RIP Metaverse. Montana banned TikTok. Google will delete accounts #WEEK ~ May 22nd

List of chapters

1. Highlights, Google I/O, Internet, Web Design, Hardware 2. AI, Software, Mobile Apps, Games 3. Marketing, Communications, Security, Privacy, Law 4. Social Networks, Startups, Economics, eBooks, Podcasts

Twitter succumbed to Erdogan. 10 years after Snowden. Neeva packs it. Voice fraud with AI. MyHouse – the scariest Doom mod. Cheap Chinese TVs riddled with malware. Another edition of the Podcast of the Year poll is here.

A former ByteDance executive in the US is suing the company for wrongful dismissal, alleging that ByteDance stole its competitors’ content and gave the Chinese Communist Party “superior access”. Content was stolen in the early days, mainly from Instagram and Snapchat. He should have been fired for complaining about it. (New York Times)

Twitter bowed to Erdogan’s pressure and silenced key voices in Turkey on the eve of the election. He refuses to say who they blocked. It is worth recalling that the government there she made it inaccessible Twitter completely after the recent earthquake. (Turkish Minute)

Twitter succumbed to Erdogan’s pressure

RIP Metaverse. The obituary of the latest fad in the technological graveyard. (Insider)

US Montana bans TikTok on personal devices. The ban will apply from January 1. It prohibits TikTok from being made available in app stores, but it doesn’t solve the fact that someone already has it on their phone. Not even the fact that he puts it there differently/elsewhere. Nonsense, of course. (BBC)

Requiring big tech companies to pay news servers is a bad approach because their fates will be intertwined, increased investment in news is not guaranteed (Cory Doctorow)

Ten years after Snowden: some things are better, some we’re still fighting for (EFF)

This is hard to understand. If you pay $1000 for a gold “whistle” and Twitter doesn’t approve it, you lose $1000. Incredibly enough, Musk had it included in the terms of the request. (Mashable)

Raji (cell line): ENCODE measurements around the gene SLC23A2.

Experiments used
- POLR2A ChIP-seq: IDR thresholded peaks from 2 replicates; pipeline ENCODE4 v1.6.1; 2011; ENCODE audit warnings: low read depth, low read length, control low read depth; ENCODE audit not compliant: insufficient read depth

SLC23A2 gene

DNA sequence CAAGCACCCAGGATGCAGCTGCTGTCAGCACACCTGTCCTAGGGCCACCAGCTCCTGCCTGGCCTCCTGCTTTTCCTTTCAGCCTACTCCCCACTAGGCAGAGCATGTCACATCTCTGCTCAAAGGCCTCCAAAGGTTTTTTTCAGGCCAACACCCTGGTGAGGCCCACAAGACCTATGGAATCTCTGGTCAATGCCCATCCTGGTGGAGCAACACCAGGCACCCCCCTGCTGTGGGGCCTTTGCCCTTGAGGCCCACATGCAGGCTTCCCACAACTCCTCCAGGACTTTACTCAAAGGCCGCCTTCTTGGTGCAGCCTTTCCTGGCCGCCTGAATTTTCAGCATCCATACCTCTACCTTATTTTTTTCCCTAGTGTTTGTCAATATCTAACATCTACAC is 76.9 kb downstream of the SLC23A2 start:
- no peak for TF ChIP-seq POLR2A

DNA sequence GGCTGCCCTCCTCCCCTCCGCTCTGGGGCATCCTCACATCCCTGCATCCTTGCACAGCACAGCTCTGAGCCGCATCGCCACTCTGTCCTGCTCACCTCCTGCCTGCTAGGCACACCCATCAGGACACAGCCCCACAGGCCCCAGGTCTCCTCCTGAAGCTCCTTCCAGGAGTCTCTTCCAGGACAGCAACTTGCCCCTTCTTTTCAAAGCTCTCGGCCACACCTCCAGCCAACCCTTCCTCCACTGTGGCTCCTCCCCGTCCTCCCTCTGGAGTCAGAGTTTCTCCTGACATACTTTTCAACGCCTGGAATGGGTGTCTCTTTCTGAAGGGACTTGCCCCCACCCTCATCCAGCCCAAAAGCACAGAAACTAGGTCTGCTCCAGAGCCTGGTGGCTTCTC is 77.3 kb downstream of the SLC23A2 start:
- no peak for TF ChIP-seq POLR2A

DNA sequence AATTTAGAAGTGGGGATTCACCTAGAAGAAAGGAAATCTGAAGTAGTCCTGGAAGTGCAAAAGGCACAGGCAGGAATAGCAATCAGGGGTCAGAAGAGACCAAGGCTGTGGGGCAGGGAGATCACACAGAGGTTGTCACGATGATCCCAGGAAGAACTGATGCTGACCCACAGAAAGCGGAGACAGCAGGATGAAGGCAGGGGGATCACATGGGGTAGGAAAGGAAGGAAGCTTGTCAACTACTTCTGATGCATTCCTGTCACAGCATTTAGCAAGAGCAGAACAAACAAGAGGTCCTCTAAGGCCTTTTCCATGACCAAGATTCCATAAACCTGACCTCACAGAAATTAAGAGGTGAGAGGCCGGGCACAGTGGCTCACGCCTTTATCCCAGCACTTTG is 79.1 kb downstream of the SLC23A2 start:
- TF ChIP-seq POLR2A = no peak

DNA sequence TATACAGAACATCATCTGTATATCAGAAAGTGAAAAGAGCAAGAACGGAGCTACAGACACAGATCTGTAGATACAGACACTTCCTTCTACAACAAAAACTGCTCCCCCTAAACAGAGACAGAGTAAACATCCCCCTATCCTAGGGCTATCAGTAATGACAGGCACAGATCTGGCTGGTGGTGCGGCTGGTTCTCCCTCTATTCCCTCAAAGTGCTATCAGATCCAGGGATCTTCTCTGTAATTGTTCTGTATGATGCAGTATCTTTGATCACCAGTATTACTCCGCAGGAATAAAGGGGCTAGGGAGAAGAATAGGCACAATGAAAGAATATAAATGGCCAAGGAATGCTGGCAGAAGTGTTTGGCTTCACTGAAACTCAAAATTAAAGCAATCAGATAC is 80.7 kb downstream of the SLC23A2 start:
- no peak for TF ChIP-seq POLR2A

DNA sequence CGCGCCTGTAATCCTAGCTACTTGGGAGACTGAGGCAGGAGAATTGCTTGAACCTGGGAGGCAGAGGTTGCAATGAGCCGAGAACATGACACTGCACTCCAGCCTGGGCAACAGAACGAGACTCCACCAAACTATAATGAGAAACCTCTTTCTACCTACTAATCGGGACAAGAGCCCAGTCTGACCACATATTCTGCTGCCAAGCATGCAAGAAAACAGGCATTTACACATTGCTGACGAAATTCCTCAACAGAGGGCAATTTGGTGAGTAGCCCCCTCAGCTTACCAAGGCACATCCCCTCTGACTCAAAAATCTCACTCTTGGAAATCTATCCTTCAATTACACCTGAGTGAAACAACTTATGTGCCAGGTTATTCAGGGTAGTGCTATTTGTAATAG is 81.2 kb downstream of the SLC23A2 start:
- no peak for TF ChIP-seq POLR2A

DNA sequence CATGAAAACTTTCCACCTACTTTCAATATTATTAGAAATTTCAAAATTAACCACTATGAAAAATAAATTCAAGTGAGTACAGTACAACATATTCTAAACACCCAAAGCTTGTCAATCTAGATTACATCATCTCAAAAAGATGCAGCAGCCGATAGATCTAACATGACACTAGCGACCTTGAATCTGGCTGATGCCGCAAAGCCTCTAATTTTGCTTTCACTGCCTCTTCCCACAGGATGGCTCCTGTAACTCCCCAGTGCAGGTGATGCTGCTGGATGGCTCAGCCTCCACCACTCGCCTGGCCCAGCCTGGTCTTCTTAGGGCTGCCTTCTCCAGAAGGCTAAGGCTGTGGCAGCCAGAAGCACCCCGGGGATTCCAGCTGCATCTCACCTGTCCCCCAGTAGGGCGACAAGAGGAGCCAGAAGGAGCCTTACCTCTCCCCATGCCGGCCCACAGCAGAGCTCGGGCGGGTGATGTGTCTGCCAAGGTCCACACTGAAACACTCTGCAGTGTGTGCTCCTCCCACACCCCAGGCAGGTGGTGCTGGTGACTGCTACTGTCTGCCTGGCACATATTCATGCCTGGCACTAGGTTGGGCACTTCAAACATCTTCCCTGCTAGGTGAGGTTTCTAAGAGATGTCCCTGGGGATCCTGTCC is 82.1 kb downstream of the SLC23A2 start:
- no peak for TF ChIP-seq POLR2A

Internet, web design

Searches for “Zelda” on Pornhub are soaring. More specifically, a popular search term is “Legend of Zelda rule 34”. (Mashable)

Google has shortened the inactivity period for account deletion for two years. Moreover, it will actually start at the end of this year lubricate such accounts, in full, the content, the email address, the account itself. Except for those associated with YouTube videos. (Google)

The new MOV AND ZIP tlds have caused an uproar. Security experts warn against exploits for phishing and malware. The reason is, of course, that file extensions are often used across the Internet. Newly (for example) “” in posts will be changed to an active link to the domain (Bleeping Computer, Ars Technica)

Shares of Netflix jumped more than 10% after the streaming service said it has nearly 5 million monthly active users on its ad-supported plan, which was introduced in early November 2022. More than 25% of new subscribers are on the ad-supported tier. (Variety)

Neeva (search engine focused on privacy and artificial intelligence) is ending. They cite the difficulty of persuading users to pursue a “better choice” and that there is no longer a path to creating a sustainable consumer search business. (Neva)


Sonos will stop playing local files on Android devices later this month. And Android, which makes such a thing difficult, is said to be to blame. Sonos removed the same functionality from iOS over the years. Interestingly. (The Verge, Sonos)

Amazon announces new devices: $40 Echo Pop with half-circle design, updated Echo Show 5 and 5 Kids Edition, $50 Echo Buds, expanded Echo Auto, and more (TechCrunch)

There will be enough Raspberry Pi already in the third quarter of 2023. The CEO says so, so you can hope. Eben Upton also says that “the hardest decision I’ve had to make in my business career was to either let amateurs and educators down under the pressure of a pandemic, or let the small businesses built on his company’s platform fail.” (Ars Technica)

Meet the radical new Spacetop laptop without a screen. This is replaced by AR glasses that create a 100-inch virtual display in the space in front of your face. It certainly looks interesting in the video, how it will be realistically usable is hard to estimate. (PC World)

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